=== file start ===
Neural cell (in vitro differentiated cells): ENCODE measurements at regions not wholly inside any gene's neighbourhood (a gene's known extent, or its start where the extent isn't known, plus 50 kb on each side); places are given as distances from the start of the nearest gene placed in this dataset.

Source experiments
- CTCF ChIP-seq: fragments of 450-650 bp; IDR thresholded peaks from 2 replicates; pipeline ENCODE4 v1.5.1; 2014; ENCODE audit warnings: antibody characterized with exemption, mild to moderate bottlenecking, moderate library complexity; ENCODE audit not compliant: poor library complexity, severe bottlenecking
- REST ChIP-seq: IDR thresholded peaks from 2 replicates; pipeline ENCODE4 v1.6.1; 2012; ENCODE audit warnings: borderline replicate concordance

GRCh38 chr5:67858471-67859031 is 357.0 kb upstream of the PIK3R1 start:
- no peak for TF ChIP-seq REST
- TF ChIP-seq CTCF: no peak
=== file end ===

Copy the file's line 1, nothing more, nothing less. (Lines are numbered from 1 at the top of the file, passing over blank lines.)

Neural cell (in vitro differentiated cells): ENCODE measurements at regions not wholly inside any gene's neighbourhood (a gene's known extent, or its start where the extent isn't known, plus 50 kb on each side); places are given as distances from the start of the nearest gene placed in this dataset.